FROM catfishing to being sent explicit pics, today’s dating scene is complicated enough.
When you add divorces and kids from previous relationships, things get REALLY interesting.
Andrea Blinks, 44, is a divorced mother of two who has found out that online dating is a minefieldCredit: Liz Gregg
In a survey of 1,000 daters aged 38 to 81, 68 per cent of women said they had received unwanted explicit snaps or messagesCredit: Liz Gregg
For midlife daters, this is par for the course, as 44-year-old Andrea Binks found out for herself.
The divorced mother of two says: “There were realities of dating I wasn’t expecting, like having everything you could imagine messaged to you — private parts, graphic videos, even voice messages where they are clearly ‘having a nice time’ by themselves.”
Andrea is far from alone in this experience.
In a Sunday Times survey of 1,000 daters aged 38 to 81, 68 per cent of women had received unwanted explicit snaps or messages.
Andrea, who lives with her two teenage sons in Chafford, Essex, says: “Often, before we’d even met, the conversation turned to ‘Show me your bits’.
“That’s when I’d check out. Somebody even messaged me asking if we ever did meet, would it be a problem for me that they had a condition that made them sexually turned on, over and over.
“It was a very graphic description, full of details of what physically happened. And he wondered if I’d be OK with that! We never met.”
PR company boss Ellen Widdup, 41, another divorced dater, says her biggest faux pas since rejoining the scene two years ago was being caught by her 11-year-old daughter Ruby smooching a date.
The mum of three, from Woodbridge in Suffolk, says: “We’d settled on the sofa into a bit of a snogging session when I heard the floorboard creak.
“I looked up and Ruby was staring at me, stunned. It was worse than being spotted kissing by your parents as a teenager.
She asked, ‘Why do grown-ups lick each other when they kiss?’ — then told all her school friends the next day.”
Both women have experienced catfishing, when someone looks very different to their profile picture, being ghosted and “roaching” — a newer term for when a person you are dating is secretly seeing other people.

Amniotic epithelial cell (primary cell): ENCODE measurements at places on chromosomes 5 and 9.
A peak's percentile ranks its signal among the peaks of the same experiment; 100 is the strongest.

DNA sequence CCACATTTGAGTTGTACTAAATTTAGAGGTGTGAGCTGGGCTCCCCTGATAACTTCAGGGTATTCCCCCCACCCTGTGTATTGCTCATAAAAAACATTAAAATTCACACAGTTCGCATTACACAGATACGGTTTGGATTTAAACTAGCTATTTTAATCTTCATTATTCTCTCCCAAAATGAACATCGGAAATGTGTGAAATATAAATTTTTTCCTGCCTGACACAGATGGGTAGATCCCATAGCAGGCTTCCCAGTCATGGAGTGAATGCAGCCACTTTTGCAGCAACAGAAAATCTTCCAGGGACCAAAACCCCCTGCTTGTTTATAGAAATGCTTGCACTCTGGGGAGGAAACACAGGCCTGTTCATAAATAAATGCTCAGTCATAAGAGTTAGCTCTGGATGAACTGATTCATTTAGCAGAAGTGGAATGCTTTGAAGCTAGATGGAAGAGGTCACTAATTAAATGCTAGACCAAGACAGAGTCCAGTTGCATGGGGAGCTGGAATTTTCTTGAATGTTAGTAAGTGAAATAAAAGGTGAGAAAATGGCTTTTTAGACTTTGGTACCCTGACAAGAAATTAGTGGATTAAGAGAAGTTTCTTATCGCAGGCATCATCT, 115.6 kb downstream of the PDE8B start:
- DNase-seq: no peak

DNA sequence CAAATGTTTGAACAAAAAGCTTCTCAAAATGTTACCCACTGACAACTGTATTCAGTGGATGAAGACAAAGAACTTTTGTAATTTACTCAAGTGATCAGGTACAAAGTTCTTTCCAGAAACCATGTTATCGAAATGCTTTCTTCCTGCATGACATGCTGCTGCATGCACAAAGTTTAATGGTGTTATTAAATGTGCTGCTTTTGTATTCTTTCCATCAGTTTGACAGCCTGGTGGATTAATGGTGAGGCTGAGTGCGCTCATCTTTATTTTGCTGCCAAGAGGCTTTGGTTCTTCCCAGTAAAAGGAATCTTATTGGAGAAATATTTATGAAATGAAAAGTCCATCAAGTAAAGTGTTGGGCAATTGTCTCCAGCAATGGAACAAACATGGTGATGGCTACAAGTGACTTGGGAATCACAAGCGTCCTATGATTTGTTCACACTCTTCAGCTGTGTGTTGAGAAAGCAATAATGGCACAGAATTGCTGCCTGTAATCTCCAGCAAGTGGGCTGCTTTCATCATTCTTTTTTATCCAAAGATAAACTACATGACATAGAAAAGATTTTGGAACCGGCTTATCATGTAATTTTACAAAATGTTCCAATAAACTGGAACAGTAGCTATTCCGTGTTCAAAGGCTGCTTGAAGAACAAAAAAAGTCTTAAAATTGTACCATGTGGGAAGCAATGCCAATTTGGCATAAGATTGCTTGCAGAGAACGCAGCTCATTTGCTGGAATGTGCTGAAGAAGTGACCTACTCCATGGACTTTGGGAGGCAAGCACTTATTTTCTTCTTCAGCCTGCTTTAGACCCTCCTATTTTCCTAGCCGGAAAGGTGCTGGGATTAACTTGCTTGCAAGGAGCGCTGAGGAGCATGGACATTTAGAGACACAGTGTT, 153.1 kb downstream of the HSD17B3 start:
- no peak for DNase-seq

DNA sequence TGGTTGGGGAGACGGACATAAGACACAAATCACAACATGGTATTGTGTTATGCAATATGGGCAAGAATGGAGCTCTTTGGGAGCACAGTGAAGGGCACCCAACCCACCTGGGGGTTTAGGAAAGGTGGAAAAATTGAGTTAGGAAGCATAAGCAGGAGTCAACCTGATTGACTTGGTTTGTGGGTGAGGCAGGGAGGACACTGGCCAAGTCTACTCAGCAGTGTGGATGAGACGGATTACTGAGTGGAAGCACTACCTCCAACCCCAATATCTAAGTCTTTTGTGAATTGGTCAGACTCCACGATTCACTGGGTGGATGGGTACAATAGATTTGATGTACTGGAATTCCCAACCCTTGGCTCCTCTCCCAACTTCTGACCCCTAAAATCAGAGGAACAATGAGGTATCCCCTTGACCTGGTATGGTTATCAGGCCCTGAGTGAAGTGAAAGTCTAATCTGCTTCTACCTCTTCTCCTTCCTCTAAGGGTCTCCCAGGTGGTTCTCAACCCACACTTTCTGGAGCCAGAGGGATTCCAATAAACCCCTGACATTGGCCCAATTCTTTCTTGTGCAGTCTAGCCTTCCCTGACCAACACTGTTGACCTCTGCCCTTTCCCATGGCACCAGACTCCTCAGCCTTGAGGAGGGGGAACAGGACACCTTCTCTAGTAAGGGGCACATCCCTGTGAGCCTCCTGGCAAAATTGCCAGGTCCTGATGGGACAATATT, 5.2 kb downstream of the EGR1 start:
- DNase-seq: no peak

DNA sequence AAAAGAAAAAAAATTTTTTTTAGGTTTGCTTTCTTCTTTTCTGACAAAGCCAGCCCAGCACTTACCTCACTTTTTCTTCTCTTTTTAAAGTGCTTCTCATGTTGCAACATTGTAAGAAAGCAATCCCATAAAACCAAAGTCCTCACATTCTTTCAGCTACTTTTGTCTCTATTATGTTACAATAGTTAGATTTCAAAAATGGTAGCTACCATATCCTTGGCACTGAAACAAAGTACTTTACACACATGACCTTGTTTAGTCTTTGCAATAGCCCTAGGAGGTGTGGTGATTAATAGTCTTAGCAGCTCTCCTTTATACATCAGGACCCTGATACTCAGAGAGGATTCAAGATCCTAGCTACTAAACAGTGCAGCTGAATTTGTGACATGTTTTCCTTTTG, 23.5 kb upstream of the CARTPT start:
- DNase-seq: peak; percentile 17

Andrea started using dating apps when she split from her husband of 20 years after he met someone new.
She says: “For me, there was always the worry that the person in the pictures on the app wasn’t the person who would turn up.
“One person I met was very different from the pictures. It was awful. He arrived with Kinder Eggs for my kids, which I found creepy. I didn’t pass them on.
“And there were other disappointments — people I was keen on who didn’t like me. And I’ll never know how many of them were two-timing without my knowledge.”
Meanwhile, Ellen, whose ten-year marriage ended when she was 38, remembers a date with a man who was much shorter than he claimed online.
She said: “You need to do your homework on someone before meeting. I’m 5ft 8in and ended up on a date with a 5ft 4in jockey who had to stand on his tiptoes to kiss my cheek.
PR company boss Ellen Widdup, 41, says she was caught kissing a date by her teenage daughter
“I’ve also been ghosted on chats a couple of times. I think, ‘Oh well’ and move on. They often resurface down the line and you have to remember they previously let you down.”
Ellen is also wary of men with unresolved issues from their past.
She says: “In your forties, you expect the people you date to have some baggage. You wouldn’t want to be with someone who hasn’t lived a bit, so, of course, I’ve dated men with children and divorces.
“That’s not a problem but I went on a date with a guy who bad-mouthed his ex the whole night. That’s definitely a sign of unresolved issues. I then met his ex at a school function and she’s now one of my friends!
“At the other end of the spectrum was a guy who asked me to drop him home from the pub and his mum came out in her dressing gown to tell him off for being late home. He was 45.”
Despite their mixed experiences, Andrea and Ellen have enjoyed dating in their forties.